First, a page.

Searching South Australia’s Barossa Valley for carriers of the gene that causes genetic high cholesterol is the focus of new Griffith University research.
Led by Professor Ian Hamilton-Craig from the Griffith University School of Medicine, and working with local doctors in the region, the Barossa Family Heart Study aims to identify carriers of the familial hypercholesterolemia (FH) gene in a bid to provide them with treatment and reduce their risk of premature heart disease.
“When I was in cardiology practice in North Adelaide, I found that I had many patients from the Barossa area who were of German Lutheran background,” says Professor Hamilton-Craig.
“A significant number from the Silesian area had a special gene mutation of FH called FH Morocco which causes very high cholesterol levels and can lead to premature heart attack.
“I find it easier to call it genetic high cholesterol, however it can exist in thin people who have a good, low fat diet.
People with FH can even die prematurely
“People with FH, whose cholesterol is untreated, usually show very early coronary heart disease and can even die prematurely,” Professor Hamilton-Craig says. “For example, about 50% of untreated men with FH can have serious disease by the age of 50, and 30% of women by the age of 60. This is several times higher than for the normal population.”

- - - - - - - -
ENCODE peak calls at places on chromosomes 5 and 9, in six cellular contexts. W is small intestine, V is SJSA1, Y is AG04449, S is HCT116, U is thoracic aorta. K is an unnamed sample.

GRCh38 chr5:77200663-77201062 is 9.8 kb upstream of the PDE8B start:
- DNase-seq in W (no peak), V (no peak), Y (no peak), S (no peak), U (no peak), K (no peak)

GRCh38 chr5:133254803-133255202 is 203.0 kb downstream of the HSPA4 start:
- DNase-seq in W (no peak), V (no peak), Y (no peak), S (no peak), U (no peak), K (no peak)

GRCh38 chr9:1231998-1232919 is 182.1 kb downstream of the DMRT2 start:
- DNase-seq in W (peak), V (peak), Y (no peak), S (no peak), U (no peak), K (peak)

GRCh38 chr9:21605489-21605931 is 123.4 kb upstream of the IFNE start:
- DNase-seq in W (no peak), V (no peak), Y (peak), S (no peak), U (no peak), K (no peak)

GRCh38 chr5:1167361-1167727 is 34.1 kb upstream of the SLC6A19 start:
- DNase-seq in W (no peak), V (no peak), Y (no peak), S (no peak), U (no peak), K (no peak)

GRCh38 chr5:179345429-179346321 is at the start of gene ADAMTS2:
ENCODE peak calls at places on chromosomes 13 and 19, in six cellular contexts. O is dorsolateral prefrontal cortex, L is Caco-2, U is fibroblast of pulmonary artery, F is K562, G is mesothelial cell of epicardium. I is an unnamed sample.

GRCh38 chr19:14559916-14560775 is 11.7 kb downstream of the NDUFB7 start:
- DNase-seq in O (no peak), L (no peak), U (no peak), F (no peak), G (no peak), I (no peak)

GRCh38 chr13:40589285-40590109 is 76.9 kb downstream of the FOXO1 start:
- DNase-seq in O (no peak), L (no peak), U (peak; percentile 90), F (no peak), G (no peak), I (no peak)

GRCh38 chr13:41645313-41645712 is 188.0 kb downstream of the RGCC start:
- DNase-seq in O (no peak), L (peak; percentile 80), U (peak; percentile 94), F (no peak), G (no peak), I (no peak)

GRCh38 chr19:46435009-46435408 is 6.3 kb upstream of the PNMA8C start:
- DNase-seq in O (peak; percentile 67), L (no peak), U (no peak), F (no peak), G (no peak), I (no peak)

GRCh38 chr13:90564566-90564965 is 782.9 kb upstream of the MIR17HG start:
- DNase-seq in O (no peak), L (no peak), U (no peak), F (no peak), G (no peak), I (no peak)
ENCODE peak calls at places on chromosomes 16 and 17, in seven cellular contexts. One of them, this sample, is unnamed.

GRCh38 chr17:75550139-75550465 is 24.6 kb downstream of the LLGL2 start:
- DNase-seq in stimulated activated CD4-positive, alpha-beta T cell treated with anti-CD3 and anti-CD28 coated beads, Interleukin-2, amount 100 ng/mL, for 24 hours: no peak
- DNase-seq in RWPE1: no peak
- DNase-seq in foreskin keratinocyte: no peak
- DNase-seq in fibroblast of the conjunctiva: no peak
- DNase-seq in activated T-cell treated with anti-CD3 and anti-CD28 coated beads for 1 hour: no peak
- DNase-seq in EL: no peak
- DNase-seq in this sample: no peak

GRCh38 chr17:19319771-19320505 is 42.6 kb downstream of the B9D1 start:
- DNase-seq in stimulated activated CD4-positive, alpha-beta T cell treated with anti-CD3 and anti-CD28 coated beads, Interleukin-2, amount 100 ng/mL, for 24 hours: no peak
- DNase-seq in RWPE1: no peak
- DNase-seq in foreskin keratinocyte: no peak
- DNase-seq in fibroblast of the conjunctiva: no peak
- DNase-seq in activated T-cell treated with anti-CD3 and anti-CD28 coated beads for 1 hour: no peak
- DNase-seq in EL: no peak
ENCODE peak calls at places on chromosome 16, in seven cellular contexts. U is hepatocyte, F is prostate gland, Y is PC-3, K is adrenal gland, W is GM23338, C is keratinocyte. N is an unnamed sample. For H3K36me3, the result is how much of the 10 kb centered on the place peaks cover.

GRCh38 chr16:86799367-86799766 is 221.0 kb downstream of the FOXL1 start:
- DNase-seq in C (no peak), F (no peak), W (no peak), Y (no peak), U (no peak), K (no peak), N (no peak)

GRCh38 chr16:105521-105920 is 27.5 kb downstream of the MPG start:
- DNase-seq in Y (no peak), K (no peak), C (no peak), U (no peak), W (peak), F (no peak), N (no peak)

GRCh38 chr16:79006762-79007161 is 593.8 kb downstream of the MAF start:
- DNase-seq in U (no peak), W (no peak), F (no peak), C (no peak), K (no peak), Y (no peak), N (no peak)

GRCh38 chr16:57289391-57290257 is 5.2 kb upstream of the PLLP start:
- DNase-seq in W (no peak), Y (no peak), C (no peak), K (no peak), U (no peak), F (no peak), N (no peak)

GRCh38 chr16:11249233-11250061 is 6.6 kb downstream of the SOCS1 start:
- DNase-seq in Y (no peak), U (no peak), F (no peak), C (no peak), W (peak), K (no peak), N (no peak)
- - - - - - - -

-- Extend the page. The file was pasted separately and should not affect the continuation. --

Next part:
The launch of the Barossa Family Heart Study follows a call by Professor Hamilton-Craig last year for a national Medicare-funded screening program for FH.
“FH is one of the most common metabolic diseases of genetic origin. We think it may be even more common than type 1 diabetes and it’s all due to a single gene mutation affecting cholesterol.
“Unfortunately it often goes unreported in patients due to the misconception that it is much rarer than it actually is. This has consequently led to a limited awareness within the general Australian community,” he says.
Coinciding with this year’s 175th anniversary of the arrival of the first group of German Silesian migrants to South Australia, the study will also be looking for a “founder effect,” says Professor Hamilton-Craig. “This occurs in a population which tends to inter-marry for successive generations, thus leading to an increased gene frequency.
“In the case of FH, a founder effect is particularly relevant, because it is associated with a greater rate of coronary heart disease and premature death in those who are not detected and treated.”
He says this is very important, as “studies around the world have shown consistently that FH is currently often under-recognised and therefore under-treated”.
The Barossa Family Heart Study has wider implications too.
“The study will extend into other, non-genetic issues of high cholesterol in an effort to better understand this problem, and to work out strategies for better management within the Australian population,” says Professor Hamilton-Craig.
“This is a major problem in our community. Coronary heart disease remains one of the most common causes of premature death, and of course, high cholesterol is one of the main causative factors that we are able to control effectively with modern treatment.”
For more information please visit www.barossaheart.com
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